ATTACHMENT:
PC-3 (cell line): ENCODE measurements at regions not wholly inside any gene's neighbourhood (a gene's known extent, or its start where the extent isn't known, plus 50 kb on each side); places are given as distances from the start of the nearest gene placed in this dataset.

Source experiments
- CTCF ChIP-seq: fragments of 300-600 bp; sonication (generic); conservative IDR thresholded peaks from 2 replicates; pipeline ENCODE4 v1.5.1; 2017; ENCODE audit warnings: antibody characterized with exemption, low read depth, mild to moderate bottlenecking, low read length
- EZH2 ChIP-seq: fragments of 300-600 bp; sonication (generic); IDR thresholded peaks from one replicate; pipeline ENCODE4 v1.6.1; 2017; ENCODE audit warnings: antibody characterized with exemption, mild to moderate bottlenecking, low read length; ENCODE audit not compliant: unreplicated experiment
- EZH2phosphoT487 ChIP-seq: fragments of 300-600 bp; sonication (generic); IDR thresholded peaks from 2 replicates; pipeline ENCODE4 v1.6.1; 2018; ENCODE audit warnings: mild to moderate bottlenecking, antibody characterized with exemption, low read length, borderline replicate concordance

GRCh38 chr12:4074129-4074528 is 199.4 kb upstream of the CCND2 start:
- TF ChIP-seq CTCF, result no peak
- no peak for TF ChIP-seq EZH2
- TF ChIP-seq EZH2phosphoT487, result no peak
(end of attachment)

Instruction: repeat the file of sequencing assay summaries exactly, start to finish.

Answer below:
PC-3 (cell line): ENCODE measurements at regions not wholly inside any gene's neighbourhood (a gene's known extent, or its start where the extent isn't known, plus 50 kb on each side); places are given as distances from the start of the nearest gene placed in this dataset.

Source experiments
- CTCF ChIP-seq: fragments of 300-600 bp; sonication (generic); conservative IDR thresholded peaks from 2 replicates; pipeline ENCODE4 v1.5.1; 2017; ENCODE audit warnings: antibody characterized with exemption, low read depth, mild to moderate bottlenecking, low read length
- EZH2 ChIP-seq: fragments of 300-600 bp; sonication (generic); IDR thresholded peaks from one replicate; pipeline ENCODE4 v1.6.1; 2017; ENCODE audit warnings: antibody characterized with exemption, mild to moderate bottlenecking, low read length; ENCODE audit not compliant: unreplicated experiment
- EZH2phosphoT487 ChIP-seq: fragments of 300-600 bp; sonication (generic); IDR thresholded peaks from 2 replicates; pipeline ENCODE4 v1.6.1; 2018; ENCODE audit warnings: mild to moderate bottlenecking, antibody characterized with exemption, low read length, borderline replicate concordance

GRCh38 chr12:4074129-4074528 is 199.4 kb upstream of the CCND2 start:
- TF ChIP-seq CTCF, result no peak
- no peak for TF ChIP-seq EZH2
- TF ChIP-seq EZH2phosphoT487, result no peak